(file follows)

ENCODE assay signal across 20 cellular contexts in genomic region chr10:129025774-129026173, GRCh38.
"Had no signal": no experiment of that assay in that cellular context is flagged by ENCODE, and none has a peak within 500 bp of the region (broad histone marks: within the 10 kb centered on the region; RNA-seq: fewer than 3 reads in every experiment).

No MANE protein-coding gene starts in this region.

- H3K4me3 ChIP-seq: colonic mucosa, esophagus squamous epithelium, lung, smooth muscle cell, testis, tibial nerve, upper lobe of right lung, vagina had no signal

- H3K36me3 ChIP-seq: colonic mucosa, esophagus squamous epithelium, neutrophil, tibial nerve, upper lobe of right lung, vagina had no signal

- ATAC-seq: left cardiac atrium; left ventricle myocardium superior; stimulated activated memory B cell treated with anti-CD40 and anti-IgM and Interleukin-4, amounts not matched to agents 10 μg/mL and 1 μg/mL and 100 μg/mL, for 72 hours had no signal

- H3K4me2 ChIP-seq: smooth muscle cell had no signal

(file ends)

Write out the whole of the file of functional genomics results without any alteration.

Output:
ENCODE assay signal across 20 cellular contexts in genomic region chr10:129025774-129026173, GRCh38.
"Had no signal": no experiment of that assay in that cellular context is flagged by ENCODE, and none has a peak within 500 bp of the region (broad histone marks: within the 10 kb centered on the region; RNA-seq: fewer than 3 reads in every experiment).

No MANE protein-coding gene starts in this region.

- H3K4me3 ChIP-seq: colonic mucosa, esophagus squamous epithelium, lung, smooth muscle cell, testis, tibial nerve, upper lobe of right lung, vagina had no signal

- H3K36me3 ChIP-seq: colonic mucosa, esophagus squamous epithelium, neutrophil, tibial nerve, upper lobe of right lung, vagina had no signal

- ATAC-seq: left cardiac atrium; left ventricle myocardium superior; stimulated activated memory B cell treated with anti-CD40 and anti-IgM and Interleukin-4, amounts not matched to agents 10 μg/mL and 1 μg/mL and 100 μg/mL, for 72 hours had no signal

- H3K4me2 ChIP-seq: smooth muscle cell had no signal